Alexander Schmemman was the Dean of St. Vladimir’s Seminary in Crestwood, New York and one of the leading liturgical scholars in Orthodox Christianity in the twentieth century. Over the years and especially when I was a parish priest, I returned again and again to his little book,
Great Lent: Journey to Pascha, which is about Orthodox Lenten practices, for ideas and inspiration.
In Western Christianity (by which I mean Roman Catholics, Anglicans, and Protestants) we move through the season of Epiphany from the arrival of the magi to the Jordan River (Jesus’ Baptism) and then all those various little epiphanies along the way, including the miracle at Cana in Galilee and the many healing stories that reveal who Jesus is as the Christ and Light of the World. That journey concludes on the Mount of the Transfiguration which we recalled this past Sunday. It is the greatest “epiphany” of all, where the post-Easter Jesus is glimpsed in all his glory. We then come down from that mountain to Ash Wednesday, three days later, to join Jesus and the disciples in “setting our face toward Jerusalem.” It is a powerful metaphor that suggests that once we grasp that Jesus truly is the Son of God (and then resist the temptation to build booths for him on the mountaintop) we too will hear and respond to that same Voice that tells us to listen to him. And what does he say? “
Follow me.” And not just follow me anywhere, but follow me to the Cross. And we are on our way, once more, into a holy Lent.
Among Orthodox Christians, Epiphany is an even bigger deal than it is in the west. But the days leading up to Lent are different. Before the Lenten Journey begins, the Orthodox prepare by focusing on five themes:
Desire for God (the story of Zacchaeus),
Humility (the Publican and the Pharisee),
Return from Exile (the parable of the Prodigal Son),
Last Judgment, and then finally,
Forgiveness Sunday. It is the last of these that I want to focus on here:
Forgiveness Sunday, also known as Cheesefare Sunday. (This year, with Orthodox Easter coming one week later than western Easter, Forgiveness Sunday is coming up this Sunday, March 10.) The liturgy for this day involves an elaborate dance as each person in worship says to every other person gathered there: “
Forgive me, for I have sinned.”
Now most of us know how hard it can be for us to forgive someone who has hurt us very badly. And the chances are good that among family and friends and neighbors in congregations across this diocese there will be, at any given time, someone in the congregation who has hurt us and perhaps even hurt us very badly. But at the very least, even when
we aren’t yet able to forgive someone, we can remember that
God forgives all who confess their sins and are truly penitent.
So the liturgical response to the one who says, “Forgive me for I have sinned” is not “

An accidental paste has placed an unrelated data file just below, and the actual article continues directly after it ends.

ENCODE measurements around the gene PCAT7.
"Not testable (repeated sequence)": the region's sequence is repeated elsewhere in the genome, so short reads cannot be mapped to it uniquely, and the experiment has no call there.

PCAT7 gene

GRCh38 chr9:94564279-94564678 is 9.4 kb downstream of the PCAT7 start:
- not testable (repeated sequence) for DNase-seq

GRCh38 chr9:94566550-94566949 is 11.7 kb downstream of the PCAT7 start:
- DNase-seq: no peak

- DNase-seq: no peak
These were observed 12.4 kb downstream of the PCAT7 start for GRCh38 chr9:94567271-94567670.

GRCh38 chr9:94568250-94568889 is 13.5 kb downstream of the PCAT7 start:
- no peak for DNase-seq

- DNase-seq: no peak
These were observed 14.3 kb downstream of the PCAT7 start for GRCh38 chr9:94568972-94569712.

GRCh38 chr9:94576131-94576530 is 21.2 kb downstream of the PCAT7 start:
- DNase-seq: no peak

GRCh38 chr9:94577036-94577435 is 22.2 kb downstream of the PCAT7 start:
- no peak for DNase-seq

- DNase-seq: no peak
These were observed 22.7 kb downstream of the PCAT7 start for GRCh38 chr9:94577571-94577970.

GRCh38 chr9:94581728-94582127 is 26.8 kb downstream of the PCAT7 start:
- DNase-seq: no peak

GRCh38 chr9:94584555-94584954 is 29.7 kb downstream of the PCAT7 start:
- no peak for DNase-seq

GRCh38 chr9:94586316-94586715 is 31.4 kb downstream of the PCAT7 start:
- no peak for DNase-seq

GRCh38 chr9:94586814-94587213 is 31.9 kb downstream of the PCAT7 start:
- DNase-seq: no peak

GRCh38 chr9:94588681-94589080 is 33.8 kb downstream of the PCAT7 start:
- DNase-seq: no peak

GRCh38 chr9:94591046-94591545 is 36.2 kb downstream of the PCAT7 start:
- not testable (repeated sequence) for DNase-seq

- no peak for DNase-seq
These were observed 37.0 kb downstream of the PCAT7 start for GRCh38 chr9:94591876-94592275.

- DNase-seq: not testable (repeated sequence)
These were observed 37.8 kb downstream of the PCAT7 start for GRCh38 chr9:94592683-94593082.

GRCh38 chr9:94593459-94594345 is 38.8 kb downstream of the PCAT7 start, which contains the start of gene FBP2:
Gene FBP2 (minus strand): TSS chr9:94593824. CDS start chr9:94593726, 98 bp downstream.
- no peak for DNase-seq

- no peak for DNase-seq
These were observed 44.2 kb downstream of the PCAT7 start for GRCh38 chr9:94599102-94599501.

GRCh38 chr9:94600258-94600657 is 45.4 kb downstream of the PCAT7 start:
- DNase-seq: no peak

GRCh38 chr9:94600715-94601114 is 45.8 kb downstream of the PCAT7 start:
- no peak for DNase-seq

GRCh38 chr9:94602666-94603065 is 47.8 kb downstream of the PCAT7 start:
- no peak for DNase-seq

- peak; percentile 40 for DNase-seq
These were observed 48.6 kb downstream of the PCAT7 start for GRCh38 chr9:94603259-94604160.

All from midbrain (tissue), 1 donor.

I forgive you.” Because, to be honest, that might not yet be true; even if we are working on it. Rather, the liturgical response is: “
God has forgiven you.” Even as this dance is unfolding, Schmemman suggests that the choir sing Easter hymns to remind the gathered community that Lent is not an end in itself, but the pathway to the empty tomb. It is the journey to
Pascha, which is to say, Easter.
The theological point is clear and it holds true whether one is shaped by eastern or western Christianity:
Lent gives us roughly one tithe of a year to work on forgiveness and reconciliation. (I actually think that Shrove Tuesday is meant to function in a way similar to Forgiveness Sunday, but we sometimes lose that meaning in the midst of all the pancakes and jambalaya and chocolate. The difference is that Shrove Tuesday provides an opportunity for private confession and the priest pronounces God’s absolution, while the latter makes this the work of all of God’s people in public worship.)
Both east and west agree, however, that when it comes to forgiveness, God gets there before we do. This may be especially true when we are trying to forgive ourselves. We do well to remember that God is already waiting for us with open arms, prodigals though we may be.
For all Christians, the Season of Lent becomes a time for us to try to live more fully into God’s reality, which is what the journey toward Pascha is about. From east to west, Lent is about forgiveness and new beginnings, not shame or fear.
There is an atmosphere created in Lent, Schmemman says, a
state of mind that our worship creates. The spirit of Lent, he says, is meant to help us to experience a “bright sadness” that he sees as the message and the gift of Lent. I have grown to love that phrase, and I find it particularly helpful as we begin this Lenten journey in this year of our Lord. We are invited to enter this season of “bright sadness” in order to experience that mysterious liberation, a liberation that makes us “light and peaceful” by illuminating an inner beauty. It brings us a peace the world cannot give.
Schmemman compares this season to “an early ray of the sun which, while it is still dark in the valley, begins to lighten up the top of the mountain.” Maybe that is where the Mount of the Transfiguration converges with Forgiveness Sunday: in those places where an early ray of morning sun illumines the top of the mountain. Or whenever one sinner says to another:
Forgive me, for I am a sinner and then hears the words we all long to hear
: God forgives you, be at peace.
May this simple prayer lead us through the bright sadness of a Holy Lent to the dawn of Easter morning where we embrace the liberating life that is ours as a forgiven and reconciled people, called to live at peace with God and neighbor. May it renew our commitment to travel the way of love together, always with God’s help.
Yours in Christ,